Memphis City Council members raised the city property tax rate Tuesday, June 26, by 4 cents above the recertified tax rate and put the rest of a turbulent budget season to rest.
Memphis City Council member Janis Fullilove and Memphis Mayor A C Wharton Jr. conferred Tuesday, June 25, before the council closed its budget season by approving a property tax increase. (Daily News/Bill Dries)
The approval of the $3.40 property tax rate and city operating and capital budgets came in a council session that ended at 12:30 a.m. Wednesday morning.
“We got a budget. Let it show that the budget is on time,” Memphis Mayor A C Wharton Jr. said as the meeting ended. “If you look at what had happened in the past 60 days and look at where we are now, it’s almost a miracle.”
The tax rate approved is less than the $3.51 rate Wharton proposed, which was an increase to $3.36 just to get the same amount of revenue the city got from the existing $3.11 rate taking into account property value lost in the 2013 reappraisal.
Wharton proposed a 15-cent tax hike beyond that to replenish city reserve funds and pay more on the city’s bond debt – two important conditions outlined by Tennessee Comptroller Justin Wilson.
Wilson’s letter and report critical of city financial practices on both fronts was a critical factor in the council’s drive to complete its budget season by July 1. Beyond the July 1 date was the possibility, however remote, that Wilson might use his powers to get the city to the fiscal bottom line he recommended.
Wilson’s letter scrambled the budget process from what had been a discussion between Wharton and the council about setting the tax rate at a recertified rate for what Wharton billed as a “continuation” budget or keeping the rate as close to $3.11 as possible and cutting existing city programs to fit.
The $3.40 rate ended the current council set of property tax rollbacks dating back to 2008 when most on the council first took office.
“The bottom line is we’ve got a budget whether I like it or not,” Wharton said. “I will say it is closer to the budget I had proposed, which reflects reality. … The important thing is not the number, it’s the substance. We now have a plan to deal with the major issue that many cities and counties are not dealing with.”
That was a reference to the debt service and reserve fund concerns Wilson’s report accentuated.
In the budget approved Tuesday, the council gave all city employees a 4.6 percent pay raise, restoring a pay cut all city workers took two years ago. It also approved a plan by council member Harold Collins that pared down plans to lay off 100 city employees to now lay off 50 as well as cutting 2.5 percent from the Memphis Police Department budget.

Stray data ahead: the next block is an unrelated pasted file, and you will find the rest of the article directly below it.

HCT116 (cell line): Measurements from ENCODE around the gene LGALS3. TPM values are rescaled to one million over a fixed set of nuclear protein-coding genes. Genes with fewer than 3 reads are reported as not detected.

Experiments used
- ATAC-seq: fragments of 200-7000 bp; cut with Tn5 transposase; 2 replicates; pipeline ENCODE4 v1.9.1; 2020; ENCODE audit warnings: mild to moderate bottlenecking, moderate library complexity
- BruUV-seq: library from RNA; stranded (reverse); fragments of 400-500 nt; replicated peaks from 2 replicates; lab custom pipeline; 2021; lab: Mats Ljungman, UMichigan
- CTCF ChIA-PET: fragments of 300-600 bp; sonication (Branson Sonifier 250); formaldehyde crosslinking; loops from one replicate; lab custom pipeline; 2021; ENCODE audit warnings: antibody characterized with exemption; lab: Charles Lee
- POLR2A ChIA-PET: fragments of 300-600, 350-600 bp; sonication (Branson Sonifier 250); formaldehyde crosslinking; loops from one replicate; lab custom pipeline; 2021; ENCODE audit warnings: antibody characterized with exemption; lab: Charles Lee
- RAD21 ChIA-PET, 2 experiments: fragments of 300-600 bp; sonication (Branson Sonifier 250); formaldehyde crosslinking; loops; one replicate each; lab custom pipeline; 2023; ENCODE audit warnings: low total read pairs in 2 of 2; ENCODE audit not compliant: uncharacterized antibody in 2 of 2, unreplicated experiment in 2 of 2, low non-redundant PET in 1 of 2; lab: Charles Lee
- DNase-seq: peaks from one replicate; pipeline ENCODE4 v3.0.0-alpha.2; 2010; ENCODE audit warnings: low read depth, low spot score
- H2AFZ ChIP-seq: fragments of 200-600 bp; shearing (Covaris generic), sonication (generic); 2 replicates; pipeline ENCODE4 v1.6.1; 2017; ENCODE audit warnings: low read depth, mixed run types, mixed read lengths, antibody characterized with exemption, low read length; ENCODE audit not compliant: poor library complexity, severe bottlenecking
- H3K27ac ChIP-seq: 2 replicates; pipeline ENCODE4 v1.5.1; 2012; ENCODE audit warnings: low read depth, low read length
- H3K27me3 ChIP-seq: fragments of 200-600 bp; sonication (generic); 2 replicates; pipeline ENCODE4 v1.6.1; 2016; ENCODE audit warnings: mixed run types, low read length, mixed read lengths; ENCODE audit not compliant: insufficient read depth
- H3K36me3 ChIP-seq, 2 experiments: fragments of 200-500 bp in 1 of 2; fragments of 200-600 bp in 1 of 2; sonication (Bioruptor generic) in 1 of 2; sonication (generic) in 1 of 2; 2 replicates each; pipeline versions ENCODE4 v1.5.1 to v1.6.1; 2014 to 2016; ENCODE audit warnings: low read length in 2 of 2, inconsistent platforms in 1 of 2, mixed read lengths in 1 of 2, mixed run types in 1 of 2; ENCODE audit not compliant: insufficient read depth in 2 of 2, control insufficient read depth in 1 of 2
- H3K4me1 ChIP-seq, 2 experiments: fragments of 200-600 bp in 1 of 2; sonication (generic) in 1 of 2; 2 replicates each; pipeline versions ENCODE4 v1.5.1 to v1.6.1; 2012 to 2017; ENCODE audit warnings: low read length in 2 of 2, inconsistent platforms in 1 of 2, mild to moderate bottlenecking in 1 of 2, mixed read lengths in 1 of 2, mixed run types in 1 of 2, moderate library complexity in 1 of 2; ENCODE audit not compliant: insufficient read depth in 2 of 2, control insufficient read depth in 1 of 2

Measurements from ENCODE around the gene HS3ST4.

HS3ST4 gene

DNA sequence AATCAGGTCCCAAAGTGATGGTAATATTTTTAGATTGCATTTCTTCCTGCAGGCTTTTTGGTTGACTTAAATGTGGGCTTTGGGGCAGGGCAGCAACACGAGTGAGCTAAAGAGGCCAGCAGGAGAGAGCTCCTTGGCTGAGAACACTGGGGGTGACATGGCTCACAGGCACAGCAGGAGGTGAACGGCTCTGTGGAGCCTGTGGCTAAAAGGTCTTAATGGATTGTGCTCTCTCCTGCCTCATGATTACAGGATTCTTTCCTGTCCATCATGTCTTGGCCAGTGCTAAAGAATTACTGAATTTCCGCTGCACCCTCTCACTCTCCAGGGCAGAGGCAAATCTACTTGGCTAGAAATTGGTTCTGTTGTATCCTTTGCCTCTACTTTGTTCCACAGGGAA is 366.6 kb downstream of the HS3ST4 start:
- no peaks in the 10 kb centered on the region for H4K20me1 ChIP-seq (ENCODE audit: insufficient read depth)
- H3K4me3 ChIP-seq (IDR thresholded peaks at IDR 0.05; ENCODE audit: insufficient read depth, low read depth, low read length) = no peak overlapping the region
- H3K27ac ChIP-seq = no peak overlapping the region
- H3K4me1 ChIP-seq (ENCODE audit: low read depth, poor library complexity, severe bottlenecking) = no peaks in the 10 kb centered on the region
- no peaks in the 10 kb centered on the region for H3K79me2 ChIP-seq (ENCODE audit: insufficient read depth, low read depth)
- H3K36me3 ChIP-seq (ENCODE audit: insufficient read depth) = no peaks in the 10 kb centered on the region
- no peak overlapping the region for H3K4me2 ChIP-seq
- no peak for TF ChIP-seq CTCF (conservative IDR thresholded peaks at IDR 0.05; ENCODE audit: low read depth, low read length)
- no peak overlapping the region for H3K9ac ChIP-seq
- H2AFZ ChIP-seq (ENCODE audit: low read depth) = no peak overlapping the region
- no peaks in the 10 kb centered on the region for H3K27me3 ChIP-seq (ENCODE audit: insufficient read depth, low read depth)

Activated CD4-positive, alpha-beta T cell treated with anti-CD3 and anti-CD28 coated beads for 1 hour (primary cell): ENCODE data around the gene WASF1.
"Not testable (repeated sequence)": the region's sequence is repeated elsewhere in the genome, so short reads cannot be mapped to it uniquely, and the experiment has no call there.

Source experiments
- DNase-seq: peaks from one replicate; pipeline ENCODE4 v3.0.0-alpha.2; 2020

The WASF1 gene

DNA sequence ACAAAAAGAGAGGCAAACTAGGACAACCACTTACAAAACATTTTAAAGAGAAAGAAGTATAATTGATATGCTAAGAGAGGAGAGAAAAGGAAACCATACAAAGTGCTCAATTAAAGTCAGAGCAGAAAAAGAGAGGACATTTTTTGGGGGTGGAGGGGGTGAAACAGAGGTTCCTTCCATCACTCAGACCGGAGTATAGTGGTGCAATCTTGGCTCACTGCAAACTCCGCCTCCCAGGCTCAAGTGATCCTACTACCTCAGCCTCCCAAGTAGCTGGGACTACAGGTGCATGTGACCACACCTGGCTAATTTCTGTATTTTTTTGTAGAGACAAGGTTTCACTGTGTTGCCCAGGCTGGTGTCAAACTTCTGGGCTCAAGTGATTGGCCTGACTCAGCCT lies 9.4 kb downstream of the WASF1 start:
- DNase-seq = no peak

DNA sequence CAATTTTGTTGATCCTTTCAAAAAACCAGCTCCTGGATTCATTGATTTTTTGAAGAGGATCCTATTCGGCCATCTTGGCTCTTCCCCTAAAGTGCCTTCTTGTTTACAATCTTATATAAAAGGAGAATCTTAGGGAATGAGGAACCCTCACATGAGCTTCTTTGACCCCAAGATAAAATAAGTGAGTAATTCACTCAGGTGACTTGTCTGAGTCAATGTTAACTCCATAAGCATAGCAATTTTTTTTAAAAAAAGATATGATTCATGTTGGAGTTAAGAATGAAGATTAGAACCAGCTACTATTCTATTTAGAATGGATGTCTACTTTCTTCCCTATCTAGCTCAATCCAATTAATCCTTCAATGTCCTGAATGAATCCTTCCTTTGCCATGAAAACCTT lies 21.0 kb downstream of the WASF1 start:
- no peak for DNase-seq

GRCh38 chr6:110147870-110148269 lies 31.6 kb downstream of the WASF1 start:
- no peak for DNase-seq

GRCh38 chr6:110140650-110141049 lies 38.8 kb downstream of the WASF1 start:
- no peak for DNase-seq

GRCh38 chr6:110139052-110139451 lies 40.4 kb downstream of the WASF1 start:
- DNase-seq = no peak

Collins used some of the money cut to restore funding for community centers and parks and similar neighborhood city services as well as street repaving.
He also argued the impact on the city’s economy would be too much if the city lays off 100 workers as the consolidated school district also lays off 300 at the end of this week.
He urged the council to be “creative.” “I don’t believe being creative and having courage is laying off people,” he said.
Council member Shea Flinn accused Collins of “waiting for Tinkerbell.”
“This is a math problem,” he added.
“Did you major in theater?” Collins countered.
Acting council Chairman Jim Strickland tried to keep the back and forth to a minimum.
Council member Bill Morrison had a plan to eliminate the 100 layoffs but instead take 105 funded but vacant city positions, most in public safety. But when city Finance Director Brian Collins said it translated to a $3.39 property tax rate, Morrison withdrew it.
The number wasn’t what Morrison and other council members had thought it would be as they tried to work out a compromise during a recess in the council session in which council members caucused in apparent violation of the state’s open meetings law.
The number was so unexpected that someone on the body reacted with a curse word across their open microphone.
Collins was one of several council members who argued the police department could cut its budget – the only one of the city divisions to increase its budget over several years – without affecting police Director Toney Armstrong’s ability to put more police officers on the street.
The council left in place plans to drop 300 city employees through attrition, a head count reduction that is crucial to the city’s ability to make a $23 million increase in debt payments in a future fiscal year.
The employees probably would leave city government over several fiscal years with an estimated $9 million “attrition premium” for City Hall in each of the two fiscal years following the one that begins July 1.